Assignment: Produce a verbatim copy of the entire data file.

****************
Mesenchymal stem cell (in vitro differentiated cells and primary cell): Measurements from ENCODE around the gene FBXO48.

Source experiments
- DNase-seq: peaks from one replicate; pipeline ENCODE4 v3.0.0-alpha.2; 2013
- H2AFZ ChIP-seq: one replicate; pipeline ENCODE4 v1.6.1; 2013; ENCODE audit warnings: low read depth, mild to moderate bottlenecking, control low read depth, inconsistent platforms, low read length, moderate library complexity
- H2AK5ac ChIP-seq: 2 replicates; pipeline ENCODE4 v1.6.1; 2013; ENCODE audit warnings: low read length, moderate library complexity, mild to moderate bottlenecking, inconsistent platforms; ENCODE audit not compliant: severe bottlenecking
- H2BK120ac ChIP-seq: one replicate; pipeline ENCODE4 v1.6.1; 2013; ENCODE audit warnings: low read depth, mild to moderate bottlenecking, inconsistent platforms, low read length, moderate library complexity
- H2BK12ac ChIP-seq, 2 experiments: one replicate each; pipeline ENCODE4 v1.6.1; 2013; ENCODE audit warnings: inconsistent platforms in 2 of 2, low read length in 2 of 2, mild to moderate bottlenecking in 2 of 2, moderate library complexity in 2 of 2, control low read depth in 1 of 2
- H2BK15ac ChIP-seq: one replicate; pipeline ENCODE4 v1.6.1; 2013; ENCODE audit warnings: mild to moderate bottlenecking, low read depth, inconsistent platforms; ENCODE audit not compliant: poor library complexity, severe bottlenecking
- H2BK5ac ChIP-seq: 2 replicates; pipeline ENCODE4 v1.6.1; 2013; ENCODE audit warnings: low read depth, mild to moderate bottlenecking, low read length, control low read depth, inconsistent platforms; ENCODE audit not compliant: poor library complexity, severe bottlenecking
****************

Mesenchymal stem cell (in vitro differentiated cells and primary cell): Measurements from ENCODE around the gene FBXO48.

Source experiments
- DNase-seq: peaks from one replicate; pipeline ENCODE4 v3.0.0-alpha.2; 2013
- H2AFZ ChIP-seq: one replicate; pipeline ENCODE4 v1.6.1; 2013; ENCODE audit warnings: low read depth, mild to moderate bottlenecking, control low read depth, inconsistent platforms, low read length, moderate library complexity
- H2AK5ac ChIP-seq: 2 replicates; pipeline ENCODE4 v1.6.1; 2013; ENCODE audit warnings: low read length, moderate library complexity, mild to moderate bottlenecking, inconsistent platforms; ENCODE audit not compliant: severe bottlenecking
- H2BK120ac ChIP-seq: one replicate; pipeline ENCODE4 v1.6.1; 2013; ENCODE audit warnings: low read depth, mild to moderate bottlenecking, inconsistent platforms, low read length, moderate library complexity
- H2BK12ac ChIP-seq, 2 experiments: one replicate each; pipeline ENCODE4 v1.6.1; 2013; ENCODE audit warnings: inconsistent platforms in 2 of 2, low read length in 2 of 2, mild to moderate bottlenecking in 2 of 2, moderate library complexity in 2 of 2, control low read depth in 1 of 2
- H2BK15ac ChIP-seq: one replicate; pipeline ENCODE4 v1.6.1; 2013; ENCODE audit warnings: mild to moderate bottlenecking, low read depth, inconsistent platforms; ENCODE audit not compliant: poor library complexity, severe bottlenecking
- H2BK5ac ChIP-seq: 2 replicates; pipeline ENCODE4 v1.6.1; 2013; ENCODE audit warnings: low read depth, mild to moderate bottlenecking, low read length, control low read depth, inconsistent platforms; ENCODE audit not compliant: poor library complexity, severe bottlenecking